Art school suicide

The Brooklyn Paper
Share on TwitterTweet
Share on Facebook

Don’t miss our updates:

A Pratt Institute student jumped to her death from a dorm balcony last Wednesday, according to police.

A friend of Mareena Jacob told the authorities she saw the 20-year-old student leap from the ninth-floor balcony of her room at 6 pm. Officers arrived at the Clinton Hill campus, on Willoughby Street between Hall Street and Classon Avenue, shortly afterward, police said. Emergency personnel rushed her to Brooklyn Hospital Center where she was pronounced dead, the authorities reported.

Jacob grew up in a suburb in the San Francisco Bay Area and was a senior majoring in graphic design, a childhood friend said.

“She’s been a fierce and loyal friend, talented, brilliant designer, a hero among friends, someone who cared more about others than herself,” said Julia Park.

Park said she had known Jacob since middle school and last saw her in California in August before the school year started. Park “thought [Jacob] was fine,” she said. The two had planned to go out for a drink when Jacob turned 21 in November, Park said.

“I still can’t believe she’s gone,” she said.

Police are investigating the death as a suicide, officials said.

Other friends of Jacob’s mourned her on Facebook.

“There aren’t a lot of people that genuinely care about others like you did. Not many people can turn someone’s day around just by being themselves,” wrote Jessica Nicole Norris in a post accompanying a photo of her with Jacob. “You were sweet, special, and truly unforgetta­ble.”

Another friend, Iris Miao, also posted a photo of her with Jacob, accompanied by this caption:

“I want to go back to this moment and I want to stop time to tell you everything.”

The art school sent its condolences.

“The Pratt community’s thoughts are with Mareena Jacob’s family and friends during this difficult time,” a spokeswoman said.

If someone you know exhibits warning signs of suicide, do not leave the person alone; remove any firearms, alcohol, drugs, or sharp objects that could be used in a suicide attempt; call the U.S. National Suicide Prevention Lifeline at (800) 273–8255; and take the person to an emergency room or seek help from a medical or mental health professional.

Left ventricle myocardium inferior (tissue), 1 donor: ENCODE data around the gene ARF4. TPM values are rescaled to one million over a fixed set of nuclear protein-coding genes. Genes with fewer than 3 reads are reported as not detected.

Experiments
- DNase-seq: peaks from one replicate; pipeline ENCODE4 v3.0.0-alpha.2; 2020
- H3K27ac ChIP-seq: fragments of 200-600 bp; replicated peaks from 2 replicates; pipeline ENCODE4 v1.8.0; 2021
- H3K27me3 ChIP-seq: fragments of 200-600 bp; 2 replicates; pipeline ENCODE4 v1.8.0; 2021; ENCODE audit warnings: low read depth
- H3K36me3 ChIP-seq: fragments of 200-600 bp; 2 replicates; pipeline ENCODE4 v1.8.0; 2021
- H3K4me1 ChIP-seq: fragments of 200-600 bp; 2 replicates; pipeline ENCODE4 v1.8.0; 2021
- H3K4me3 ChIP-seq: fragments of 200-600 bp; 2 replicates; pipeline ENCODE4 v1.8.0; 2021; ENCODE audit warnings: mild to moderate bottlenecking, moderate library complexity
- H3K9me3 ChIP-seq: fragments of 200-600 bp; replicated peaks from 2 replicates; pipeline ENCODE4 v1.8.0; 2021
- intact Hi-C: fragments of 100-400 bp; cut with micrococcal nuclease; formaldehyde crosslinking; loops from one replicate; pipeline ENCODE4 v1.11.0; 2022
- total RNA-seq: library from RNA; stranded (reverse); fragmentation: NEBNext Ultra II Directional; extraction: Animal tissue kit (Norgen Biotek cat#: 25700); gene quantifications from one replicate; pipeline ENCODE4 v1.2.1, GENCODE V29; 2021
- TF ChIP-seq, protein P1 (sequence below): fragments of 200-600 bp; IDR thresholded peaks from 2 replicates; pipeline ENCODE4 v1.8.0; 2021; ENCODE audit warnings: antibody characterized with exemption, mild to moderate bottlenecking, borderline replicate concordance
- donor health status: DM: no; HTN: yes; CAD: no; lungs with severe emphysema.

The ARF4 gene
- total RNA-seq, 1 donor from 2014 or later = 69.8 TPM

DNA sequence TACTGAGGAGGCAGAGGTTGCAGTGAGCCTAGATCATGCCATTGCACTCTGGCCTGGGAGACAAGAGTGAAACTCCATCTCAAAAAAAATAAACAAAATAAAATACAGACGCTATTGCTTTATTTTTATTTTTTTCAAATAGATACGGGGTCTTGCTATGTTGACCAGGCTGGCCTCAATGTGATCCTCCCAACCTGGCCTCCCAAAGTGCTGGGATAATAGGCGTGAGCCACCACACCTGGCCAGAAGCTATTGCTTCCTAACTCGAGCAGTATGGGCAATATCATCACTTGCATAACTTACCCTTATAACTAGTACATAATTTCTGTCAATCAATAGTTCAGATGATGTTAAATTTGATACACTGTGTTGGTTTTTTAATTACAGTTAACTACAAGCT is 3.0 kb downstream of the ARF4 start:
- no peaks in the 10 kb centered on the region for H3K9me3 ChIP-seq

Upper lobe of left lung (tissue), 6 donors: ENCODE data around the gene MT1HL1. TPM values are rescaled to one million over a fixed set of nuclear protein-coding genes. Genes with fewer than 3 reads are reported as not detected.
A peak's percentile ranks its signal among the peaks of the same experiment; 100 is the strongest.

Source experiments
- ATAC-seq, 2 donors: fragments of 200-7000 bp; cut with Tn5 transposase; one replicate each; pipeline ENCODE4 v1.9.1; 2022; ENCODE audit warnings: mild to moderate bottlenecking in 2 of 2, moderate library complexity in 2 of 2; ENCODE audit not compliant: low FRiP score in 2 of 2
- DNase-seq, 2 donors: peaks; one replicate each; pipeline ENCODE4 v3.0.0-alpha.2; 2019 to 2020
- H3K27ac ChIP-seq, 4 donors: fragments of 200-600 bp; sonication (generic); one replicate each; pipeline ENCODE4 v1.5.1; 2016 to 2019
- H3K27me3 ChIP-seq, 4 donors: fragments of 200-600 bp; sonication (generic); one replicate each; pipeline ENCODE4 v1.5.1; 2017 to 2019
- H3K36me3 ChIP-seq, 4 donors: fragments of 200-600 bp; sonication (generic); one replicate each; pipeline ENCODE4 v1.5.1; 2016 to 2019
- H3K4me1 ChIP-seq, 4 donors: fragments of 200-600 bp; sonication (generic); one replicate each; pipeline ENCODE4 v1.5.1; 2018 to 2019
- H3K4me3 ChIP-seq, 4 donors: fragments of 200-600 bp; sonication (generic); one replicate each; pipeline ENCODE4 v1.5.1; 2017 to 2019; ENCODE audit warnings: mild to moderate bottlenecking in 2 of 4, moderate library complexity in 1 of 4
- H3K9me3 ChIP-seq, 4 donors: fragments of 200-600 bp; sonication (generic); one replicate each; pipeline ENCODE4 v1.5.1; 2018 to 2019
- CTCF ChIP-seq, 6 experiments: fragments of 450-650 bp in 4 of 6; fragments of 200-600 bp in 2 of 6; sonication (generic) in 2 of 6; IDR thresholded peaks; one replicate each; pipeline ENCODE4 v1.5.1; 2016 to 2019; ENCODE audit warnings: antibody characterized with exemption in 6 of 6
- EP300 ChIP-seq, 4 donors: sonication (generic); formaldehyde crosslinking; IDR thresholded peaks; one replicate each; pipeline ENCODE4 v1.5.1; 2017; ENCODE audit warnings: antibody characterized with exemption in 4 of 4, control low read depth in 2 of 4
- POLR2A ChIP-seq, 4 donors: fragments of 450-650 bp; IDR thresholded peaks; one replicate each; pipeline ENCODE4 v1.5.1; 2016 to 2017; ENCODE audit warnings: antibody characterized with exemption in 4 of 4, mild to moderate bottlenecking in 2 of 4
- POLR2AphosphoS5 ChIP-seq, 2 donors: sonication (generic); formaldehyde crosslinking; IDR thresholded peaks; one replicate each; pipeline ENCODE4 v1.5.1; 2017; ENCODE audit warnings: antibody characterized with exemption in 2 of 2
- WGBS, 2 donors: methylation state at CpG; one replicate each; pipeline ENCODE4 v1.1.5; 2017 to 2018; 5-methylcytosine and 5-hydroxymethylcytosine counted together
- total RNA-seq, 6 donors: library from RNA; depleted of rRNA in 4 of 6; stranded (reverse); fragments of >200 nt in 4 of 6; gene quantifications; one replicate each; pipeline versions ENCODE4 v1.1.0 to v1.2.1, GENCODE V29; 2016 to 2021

Reach reporter Matthew Perlman at (718) 260–8310. E-mail him at Follow him on Twitter @matthewjperlman.
Updated 10:17 pm, July 9, 2018: Information and quotes added from Julia Park.
Today’s news:
Share on TwitterTweet
Share on Facebook

Don’t miss our updates:

Reasonable discourse

Talk4thecause from Astoria says:
I don't know if she suffered from depression, but if the suicide of Robin Williams taught us anything, it's that suicide is not a selfish act, it's a desperate act to escape emotional pain, whether a situaluational pain or one formed by mental illness. I myself suffer from depression and when it hits it is impossible to see beyond the pain-it's not about thinking or logic. If she had depression, she either may not have known it or may not have wanted to talk about it due to the social stigma of mental illness. Depression now affects 1 in 10 people so we need to be open, talk and listen. In any case, the loss of such a brilliant, sweet soul is tragic. I see my own students trying to cope with the anxiety, loneliness, etc. of college life and it just breaks my heart-I may not be a counselor but I'm glad they talk to me about how they're feeling and I always try to get them into counseling. RIP, sweet Mareena.